1. Separated, hard lumps that are hard to pass and they indicate constipation;
  2. Sausage-shaped, but covered in lumps, and it also indicates constipation;
  3. Almostsausage shaped, but with cracks on the surface and it’s the most ideal type;
  4. Exactly like a sausage, with the smooth top, and it’s also considered ideal;
  5. Soft blobs with clearedges that are passed easily, and along with the next too indicate diarrhea;
  6. Fluffy pieces with weird edges, almost cereal like stool;
  7. Watery, without solid pieces, entirely liquid;

Can you guess which category is the best?

If you guessed four, you are right on point! Number four is considered the healthiest, although number three isn’t very far away from it. Anyhow, falling right in the middle of the scale means the healthiest digestion. Going further away from the middle means there are some underlying issues, so let’s take a closer look at what those might be.

If your stool is hard or in a form of separated lumps, it indicates the constipation. The reason for this is that the large intestine tries to remove water from the stool while it’s passing through the gut. In cases of decreased motility, the stool stays in the large intestine longer, which means more water is drawn, making the stool harder.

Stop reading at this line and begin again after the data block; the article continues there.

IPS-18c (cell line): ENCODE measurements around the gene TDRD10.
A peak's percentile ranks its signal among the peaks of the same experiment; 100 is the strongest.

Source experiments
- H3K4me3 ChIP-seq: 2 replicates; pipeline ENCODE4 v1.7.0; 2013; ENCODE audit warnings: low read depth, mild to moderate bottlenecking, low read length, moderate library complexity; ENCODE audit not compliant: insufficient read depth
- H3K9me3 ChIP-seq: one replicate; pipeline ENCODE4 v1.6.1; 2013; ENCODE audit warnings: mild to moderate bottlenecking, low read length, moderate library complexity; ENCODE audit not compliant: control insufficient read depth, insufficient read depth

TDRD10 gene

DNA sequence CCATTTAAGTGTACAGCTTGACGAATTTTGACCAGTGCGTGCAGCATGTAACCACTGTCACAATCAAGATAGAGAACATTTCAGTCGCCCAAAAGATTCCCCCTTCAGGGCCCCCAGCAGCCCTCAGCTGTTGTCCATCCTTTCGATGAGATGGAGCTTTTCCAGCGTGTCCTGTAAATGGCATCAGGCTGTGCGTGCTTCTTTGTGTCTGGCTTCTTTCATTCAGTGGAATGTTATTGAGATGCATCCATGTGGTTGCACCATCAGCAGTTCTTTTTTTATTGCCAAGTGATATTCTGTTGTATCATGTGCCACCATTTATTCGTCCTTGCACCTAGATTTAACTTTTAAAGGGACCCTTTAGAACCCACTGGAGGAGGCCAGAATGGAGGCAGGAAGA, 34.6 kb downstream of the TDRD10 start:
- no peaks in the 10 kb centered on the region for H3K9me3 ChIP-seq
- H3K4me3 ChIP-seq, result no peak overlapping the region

Luckily, a hard stool is easy to avoid by intaking more fiber through your diet. Fibers act like a sponge and they are definitely going to help your stool preserve more water. Foods that are rich in fibers include fruits, veggies, as well as legumes and if that’s not enough, there are always supplemental solutions, such as psyllium. In most severe cases of constipation, you can use an oral laxative, to help your stool pass through the large intestine with ease.

Another reason for constipation could be dehydration, since the lack of liquids in the stool doesn’t have to mean that there’s something wrong with motility of the bowels. The reason for this could simply be the lack of water. There is only so many potential reasons for dehydration, starting with not intaking enough water, to intaking too much of alcohol or vomiting.

On the other hand, many people suffer from diarrhea, and often way more often than they realize, since it doesn’t have to be completely shapeless or completely liquid, as we already learned from the Bristol Stool Chart. The diarrhea can be really unpleasant, especially if it has completely liquid consistency, and can often lead to dehydration and the loss of many important nutrients. As with constipation, fibers play an important role in diarrhea cases as well. Just like they can soften the hard stool, they can help harden the stool that is too soft or the one that lacks consistency.

Let’s not forget the color of the poop

Okay, we’re all adults here. Let’s not pretend we don’t check up on our poop after we’re done.Curiosity is completely normal!

If your stool is any other color besides brown, it’s most colored like that due to something you ate.Many foods can change the color of the stool, but this can also be the result of certain medications or supplements. It’s usually harmless, but in certain cases the color change can indicate something more serious, so let’s take a look at what different colors mean.